Best Way to Soundproof:Resilient Channel or Soundproofing Drywall

Published: 23rd February 2011
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What is Resilient Channel?



Resilient channels are metal strips used to add airspace between drywall and the studs of a wall structure in order to reduce sound transmission. The channels are installed on the studs at right angles, and the drywall attaches to the channels, being careful not to let the screws touch a stud directly. In this way, the drywall is isolated from the studs, thus carrying less noise and vibration to the outer wall.



The ability of building materials to reduce sound transmission is typically classified according to "sound transmission class," or STC. Standard construction for interior walls using wood studs sheathed in drywall yields an STC rating of 30-34. When installed correctly, resilient channels can improve STC ratings by 5-7 points or more, depending on construction.



What is Soundproofing Drywall?



Soundproofing drywall is a sound isolation system designed to replace standard drywall in any wall (or ceiling) construction including wood or steel studs. Soundproofing drywall is a multi-layer laminated gypsum wall product that uses viscoelastic polymers to convert sound waves into harmless heat. The polymer stops vibration and increases in efficacy with multiple layers. Soundproofing drywall can easily be added to new or existing walls to achieve remarkable reductions in sound transmission.



For instance, adding a 5/8"-thick sheet of QuietRock soundproofing drywall to both sides of an existing wall increases the STC rating to 56 and results in an 80% reduction in perceived sound. In new construction, it is possible to obtain an STC rating of 70 using two layers of wood studs and a layer of QuietRock soundproofing drywall on each side.



How Do They Compare on Performance and Price?



While in theory construction with resilient channel can deliver excellent noise control results, it implies significant risks in terms of performance. The principal drawback of resilient channel is that it is easy to "short-circuit" the system during installation. Because the success of the resilient channel construction depends upon the decoupling of the frame from the drywall, if the drywall loses some of its isolation the effectiveness of the resilient channel can be compromised. Recent investigation has shown that resilient channel construction has a post-construction failure rate (STC designed value) of 90%. One of the major drawbacks of construction with resilient channel has been its high failure rate in the field.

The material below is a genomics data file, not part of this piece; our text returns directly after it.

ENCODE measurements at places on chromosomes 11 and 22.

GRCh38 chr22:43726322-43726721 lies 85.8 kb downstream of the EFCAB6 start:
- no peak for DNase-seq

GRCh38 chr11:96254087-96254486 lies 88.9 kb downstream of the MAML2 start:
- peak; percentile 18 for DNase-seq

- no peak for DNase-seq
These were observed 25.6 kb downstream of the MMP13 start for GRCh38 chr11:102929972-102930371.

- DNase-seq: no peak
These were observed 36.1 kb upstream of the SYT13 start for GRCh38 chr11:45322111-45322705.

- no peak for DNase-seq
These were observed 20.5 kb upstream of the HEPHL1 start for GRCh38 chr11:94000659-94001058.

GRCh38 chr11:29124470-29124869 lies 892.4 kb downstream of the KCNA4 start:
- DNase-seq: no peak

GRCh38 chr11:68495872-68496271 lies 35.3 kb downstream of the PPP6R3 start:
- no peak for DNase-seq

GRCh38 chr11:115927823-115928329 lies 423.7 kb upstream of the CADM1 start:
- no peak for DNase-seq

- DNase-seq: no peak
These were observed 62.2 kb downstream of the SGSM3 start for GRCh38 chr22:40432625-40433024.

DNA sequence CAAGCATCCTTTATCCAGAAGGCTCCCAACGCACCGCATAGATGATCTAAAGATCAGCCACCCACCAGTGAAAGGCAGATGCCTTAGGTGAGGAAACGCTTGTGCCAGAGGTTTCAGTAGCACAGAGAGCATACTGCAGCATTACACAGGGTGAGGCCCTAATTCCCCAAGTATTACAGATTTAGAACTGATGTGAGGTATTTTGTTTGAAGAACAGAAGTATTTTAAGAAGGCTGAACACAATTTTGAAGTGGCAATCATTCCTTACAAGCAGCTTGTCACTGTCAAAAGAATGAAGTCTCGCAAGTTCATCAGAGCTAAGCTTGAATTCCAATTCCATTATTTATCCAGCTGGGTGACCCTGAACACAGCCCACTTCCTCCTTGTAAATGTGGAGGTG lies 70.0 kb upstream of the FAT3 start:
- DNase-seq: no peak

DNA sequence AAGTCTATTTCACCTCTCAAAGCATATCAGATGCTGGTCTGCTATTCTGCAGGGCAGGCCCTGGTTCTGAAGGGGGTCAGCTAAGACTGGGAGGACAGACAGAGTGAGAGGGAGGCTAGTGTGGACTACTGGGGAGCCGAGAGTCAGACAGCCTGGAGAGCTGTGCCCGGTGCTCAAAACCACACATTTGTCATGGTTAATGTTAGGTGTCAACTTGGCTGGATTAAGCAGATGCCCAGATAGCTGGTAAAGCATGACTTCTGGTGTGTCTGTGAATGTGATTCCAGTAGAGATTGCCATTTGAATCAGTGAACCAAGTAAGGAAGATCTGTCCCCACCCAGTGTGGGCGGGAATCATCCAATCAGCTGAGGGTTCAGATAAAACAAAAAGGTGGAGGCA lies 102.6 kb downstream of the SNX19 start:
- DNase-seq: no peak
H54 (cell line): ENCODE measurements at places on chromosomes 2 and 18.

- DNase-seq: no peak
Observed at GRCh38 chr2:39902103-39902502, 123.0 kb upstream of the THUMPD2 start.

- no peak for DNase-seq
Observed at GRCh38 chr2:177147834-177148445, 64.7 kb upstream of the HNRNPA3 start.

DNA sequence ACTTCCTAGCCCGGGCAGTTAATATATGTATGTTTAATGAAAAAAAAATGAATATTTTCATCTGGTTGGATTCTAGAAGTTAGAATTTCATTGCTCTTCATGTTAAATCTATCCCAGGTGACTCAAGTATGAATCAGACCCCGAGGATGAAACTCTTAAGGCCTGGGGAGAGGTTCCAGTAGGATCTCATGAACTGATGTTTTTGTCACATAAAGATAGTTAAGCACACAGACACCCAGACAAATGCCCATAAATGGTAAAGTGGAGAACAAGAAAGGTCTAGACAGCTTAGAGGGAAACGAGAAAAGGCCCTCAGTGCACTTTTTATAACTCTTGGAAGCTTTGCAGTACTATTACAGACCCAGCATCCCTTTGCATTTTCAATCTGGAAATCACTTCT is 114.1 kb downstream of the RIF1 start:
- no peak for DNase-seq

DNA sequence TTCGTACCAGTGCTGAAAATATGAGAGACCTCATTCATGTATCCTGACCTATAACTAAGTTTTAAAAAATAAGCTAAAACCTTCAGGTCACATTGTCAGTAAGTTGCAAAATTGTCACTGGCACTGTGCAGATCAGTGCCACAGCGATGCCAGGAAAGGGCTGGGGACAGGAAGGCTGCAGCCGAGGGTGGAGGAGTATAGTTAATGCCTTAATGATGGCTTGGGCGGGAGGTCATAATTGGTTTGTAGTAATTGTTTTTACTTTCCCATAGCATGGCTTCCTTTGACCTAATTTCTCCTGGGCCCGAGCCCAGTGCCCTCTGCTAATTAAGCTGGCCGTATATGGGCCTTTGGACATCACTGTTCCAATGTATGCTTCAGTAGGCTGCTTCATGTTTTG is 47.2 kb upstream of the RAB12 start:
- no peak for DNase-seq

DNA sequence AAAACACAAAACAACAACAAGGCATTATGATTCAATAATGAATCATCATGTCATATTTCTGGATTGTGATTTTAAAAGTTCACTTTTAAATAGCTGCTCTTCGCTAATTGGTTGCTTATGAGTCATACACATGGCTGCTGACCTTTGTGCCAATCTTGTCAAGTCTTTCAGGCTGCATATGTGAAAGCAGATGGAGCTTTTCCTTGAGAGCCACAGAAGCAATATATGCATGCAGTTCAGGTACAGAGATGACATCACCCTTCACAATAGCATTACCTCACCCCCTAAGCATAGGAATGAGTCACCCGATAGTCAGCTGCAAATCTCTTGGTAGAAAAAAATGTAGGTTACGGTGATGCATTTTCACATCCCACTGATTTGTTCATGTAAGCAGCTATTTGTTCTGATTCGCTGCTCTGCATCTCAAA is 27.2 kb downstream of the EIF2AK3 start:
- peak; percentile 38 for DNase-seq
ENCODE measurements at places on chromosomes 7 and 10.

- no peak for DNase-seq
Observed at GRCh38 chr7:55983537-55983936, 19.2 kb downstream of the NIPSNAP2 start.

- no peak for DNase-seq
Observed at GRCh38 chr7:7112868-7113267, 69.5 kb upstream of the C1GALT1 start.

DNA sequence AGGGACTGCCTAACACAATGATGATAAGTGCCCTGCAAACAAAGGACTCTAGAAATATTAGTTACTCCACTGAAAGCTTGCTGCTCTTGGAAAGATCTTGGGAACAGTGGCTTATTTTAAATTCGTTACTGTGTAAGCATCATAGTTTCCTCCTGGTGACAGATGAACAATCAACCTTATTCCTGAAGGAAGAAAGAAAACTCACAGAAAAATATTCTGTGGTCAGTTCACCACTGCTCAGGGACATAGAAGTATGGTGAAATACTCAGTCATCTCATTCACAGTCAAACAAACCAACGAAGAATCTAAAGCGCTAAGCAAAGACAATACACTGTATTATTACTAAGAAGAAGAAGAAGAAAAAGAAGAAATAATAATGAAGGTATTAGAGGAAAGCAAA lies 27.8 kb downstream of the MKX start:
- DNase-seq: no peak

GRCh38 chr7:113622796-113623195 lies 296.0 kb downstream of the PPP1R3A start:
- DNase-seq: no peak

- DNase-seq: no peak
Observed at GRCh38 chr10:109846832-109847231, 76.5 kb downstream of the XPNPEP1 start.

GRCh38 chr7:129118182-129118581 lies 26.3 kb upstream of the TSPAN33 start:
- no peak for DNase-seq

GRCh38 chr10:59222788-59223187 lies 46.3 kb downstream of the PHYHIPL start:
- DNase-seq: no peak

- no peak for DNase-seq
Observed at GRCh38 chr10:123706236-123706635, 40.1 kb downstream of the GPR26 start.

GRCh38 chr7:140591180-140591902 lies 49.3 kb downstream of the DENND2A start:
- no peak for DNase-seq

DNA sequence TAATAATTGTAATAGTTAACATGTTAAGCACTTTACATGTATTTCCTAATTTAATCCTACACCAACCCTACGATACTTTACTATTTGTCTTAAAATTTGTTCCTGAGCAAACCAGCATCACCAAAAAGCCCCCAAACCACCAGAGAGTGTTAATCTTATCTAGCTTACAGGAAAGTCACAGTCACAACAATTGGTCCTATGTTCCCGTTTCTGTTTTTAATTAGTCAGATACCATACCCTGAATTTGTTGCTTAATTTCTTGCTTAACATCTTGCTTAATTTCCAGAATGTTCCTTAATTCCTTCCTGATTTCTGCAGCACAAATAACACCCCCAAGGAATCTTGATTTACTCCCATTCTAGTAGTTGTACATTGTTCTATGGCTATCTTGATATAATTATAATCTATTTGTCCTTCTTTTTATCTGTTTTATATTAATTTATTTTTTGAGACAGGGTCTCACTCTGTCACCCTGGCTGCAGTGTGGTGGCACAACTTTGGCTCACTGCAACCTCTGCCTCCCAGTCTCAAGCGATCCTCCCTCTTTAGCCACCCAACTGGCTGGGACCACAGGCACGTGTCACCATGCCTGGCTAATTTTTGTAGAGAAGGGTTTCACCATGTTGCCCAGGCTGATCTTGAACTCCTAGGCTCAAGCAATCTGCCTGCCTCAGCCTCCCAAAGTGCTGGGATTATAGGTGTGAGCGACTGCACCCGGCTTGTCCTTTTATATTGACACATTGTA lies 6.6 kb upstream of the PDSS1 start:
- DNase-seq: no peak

Soundproofing drywall on the other hand, can be installed just like regular drywall but with much better results. Brands like QuietRock offer panels that are specially designed to score and snap as easily as a standard panel of drywall. This makes installation quick and easy and obviates the need for complex construction techniques. Because soundproofing drywall has the soundproofing technology built into it, the results are reliable and difficult to compromise through faulty installation.



Because resilient channels have low costs for materials, it is often regarded as the most cost-effective soundproofing option. However, because soundproofing drywall can be scored, snapped and hung like regular drywall without the added step of installing resilient channels, the installation time is lower. When you factor in the labor time for installation soundproofing drywall often makes up for higher materials costs.



Summary



Resilient channels pose a significant risk of failure in floor/ceiling and party wall assemblies. Lab specifications showing STC 43-55 often result in field-tested STCs in the 34-38 range. Soundproofing drywall can provide an easier, more reliable option with excellent soundproofing results and quick, simple installation.





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QuietRock ES soundproofing drywall helps achieve noise reduction at

the lowest possible total installed cost compared to old soundproofing

techniques - easily and reliably. Complete QuietRock ES solutions for

retrofit and new construction projects have become the soundproofing

standard for residential and commercial buildings. Learn more about

QuietRock ES applications.

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